Maine Gov. Janet Mills speaks at a news conference where she announced new plans for the stay-at-home order and other measures to help combat the coronavirus pandemic, Tuesday, April 28, 2020, in Augusta, Maine. Credit: Robert F. Bukaty | AP

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Citing increased hospitalizations from the new coronavirus, Gov. Janet Mills on Wednesday delayed the reopening of restaurants in Cumberland, York and Androscoggin counties beyond June 1, saying she would revisit the openings later.

Those three counties have the highest numbers of coronavirus cases. They may now offer outside dining service beginning June 1, but not dine-in eating. Restaurants in Penobscot County may reopen inside and outside on June 1 using safety precautions including physical distancing and enhanced sanitation practices, she said. Retail stores in all four counties can reopen indoor shopping.

[Our COVID-19 tracker contains the most recent information on Maine cases by county]

At a Wednesday news conference, Mills said she based her decision on data from the Maine Center for Disease Control and Prevention, including hospitalizations and rising case counts related to the virus. Fifty-nine Mainers are hospitalized now, with 25 in intensive care, according to the CDC. That was up from 41 last Thursday with the uptick tied to long-term care facilities in southern Maine.

The governor had earlier relaxed restrictions to allow retailers and restaurants to reopen on May 18 with health restrictions in 12 mostly rural Maine counties. Cumberland, York, Androscoggin and Penobscot, the four remaining counties that have community spread, were scheduled to reopen those businesses on June 1.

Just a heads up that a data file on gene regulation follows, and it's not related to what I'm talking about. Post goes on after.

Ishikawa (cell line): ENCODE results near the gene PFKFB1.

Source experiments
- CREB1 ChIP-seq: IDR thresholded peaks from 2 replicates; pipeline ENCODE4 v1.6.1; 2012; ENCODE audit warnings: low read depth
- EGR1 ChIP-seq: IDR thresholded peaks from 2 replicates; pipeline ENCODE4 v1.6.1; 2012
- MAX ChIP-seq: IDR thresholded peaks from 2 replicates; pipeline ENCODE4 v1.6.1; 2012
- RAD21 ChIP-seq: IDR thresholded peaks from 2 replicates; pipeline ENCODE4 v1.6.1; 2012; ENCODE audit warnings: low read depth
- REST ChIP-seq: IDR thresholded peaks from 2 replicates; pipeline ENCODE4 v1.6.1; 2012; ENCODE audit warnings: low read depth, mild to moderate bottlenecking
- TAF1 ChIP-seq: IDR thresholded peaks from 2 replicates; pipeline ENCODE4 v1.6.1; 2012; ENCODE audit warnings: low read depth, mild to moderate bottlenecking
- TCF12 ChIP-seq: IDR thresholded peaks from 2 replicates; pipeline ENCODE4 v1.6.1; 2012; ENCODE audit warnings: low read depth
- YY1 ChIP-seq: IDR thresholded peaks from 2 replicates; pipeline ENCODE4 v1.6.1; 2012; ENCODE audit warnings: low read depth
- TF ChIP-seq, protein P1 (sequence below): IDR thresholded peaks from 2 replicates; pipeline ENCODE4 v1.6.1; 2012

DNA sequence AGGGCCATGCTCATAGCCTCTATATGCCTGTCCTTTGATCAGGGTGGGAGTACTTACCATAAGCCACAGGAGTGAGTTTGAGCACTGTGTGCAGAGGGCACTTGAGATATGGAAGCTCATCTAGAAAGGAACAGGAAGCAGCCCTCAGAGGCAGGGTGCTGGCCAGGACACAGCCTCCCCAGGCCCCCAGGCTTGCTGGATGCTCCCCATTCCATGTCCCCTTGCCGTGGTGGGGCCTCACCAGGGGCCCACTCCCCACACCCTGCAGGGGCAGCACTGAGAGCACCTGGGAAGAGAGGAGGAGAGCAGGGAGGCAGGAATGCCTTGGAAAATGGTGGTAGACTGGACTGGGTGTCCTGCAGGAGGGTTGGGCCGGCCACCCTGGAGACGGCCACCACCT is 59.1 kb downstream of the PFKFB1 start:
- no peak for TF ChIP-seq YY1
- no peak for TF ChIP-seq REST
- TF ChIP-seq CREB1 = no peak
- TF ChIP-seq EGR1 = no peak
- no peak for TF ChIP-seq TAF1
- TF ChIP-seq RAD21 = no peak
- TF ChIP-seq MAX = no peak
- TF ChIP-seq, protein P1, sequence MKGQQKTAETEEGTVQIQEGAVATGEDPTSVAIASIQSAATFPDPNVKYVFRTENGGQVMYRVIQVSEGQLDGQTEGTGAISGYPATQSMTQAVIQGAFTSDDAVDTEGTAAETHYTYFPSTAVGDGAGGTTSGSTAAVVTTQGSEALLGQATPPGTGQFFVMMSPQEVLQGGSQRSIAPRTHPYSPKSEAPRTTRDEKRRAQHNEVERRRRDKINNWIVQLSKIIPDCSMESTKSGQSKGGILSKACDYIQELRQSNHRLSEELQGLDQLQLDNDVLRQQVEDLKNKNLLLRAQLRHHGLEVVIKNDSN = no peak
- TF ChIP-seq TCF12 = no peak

Steve Hewins, president of HospitalityMaine, an industry group, said Mills’ announcement was disappointing, but restaurants would forge ahead and many were not ready to open on June 1 anyhow, particularly in York County. He said the industry is taking coronavirus precautions seriously and hopes public health officials take notice as they make decisions.

“We encourage our members to do outdoor dining, which is predominantly what people want to do anyhow, until the in-house dining is allowed, which hopefully won’t be too far in the future,” Hewins said.

Mills also said the rules on gatherings will increase from 10 to 50 people on June 1. She had considered postponing the increase in the three counties, but decided to let them have gatherings to 50 people like all other counties, she said. She will continue the controversial mandate for a 14-day quarantine for out-of-state visitors.

The Maine CDC said Wednesday that two more Mainers have died and 28 more coronavirus cases have been detected in Maine, bringing the total to 2,137 cases in all counties since the outbreak began here in March.

On Tuesday, the Mills administration announced plans to gradually increase its contact tracing staff by up to 175 people and launch a new reporting system to accompany increased testing for the new coronavirus. Restaurants also must take the first name and phone number of one person at each seating area for contract tracing purposes.

Mills launched a plan in late April to reopen Maine’s economy in four stages. Guidelines for the safety measures businesses are expected to meet have been rolled out since then on the Maine Department of Economic and Community Development’s website.

State officials have hinted at broader rural reopenings as brewers, tourism industry proponents, camps and others have asked for earlier openings if they can maintain personal distancing mandates for safety.

BDN writer Nick Schroeder contributed to this report.

Watch: Janet Mills shares changes for rural businesses

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Lori Valigra, investigative reporter for the environment, holds an M.S. in journalism from Boston University. She was a Knight journalism fellow at M.I.T. and has extensive international reporting experience...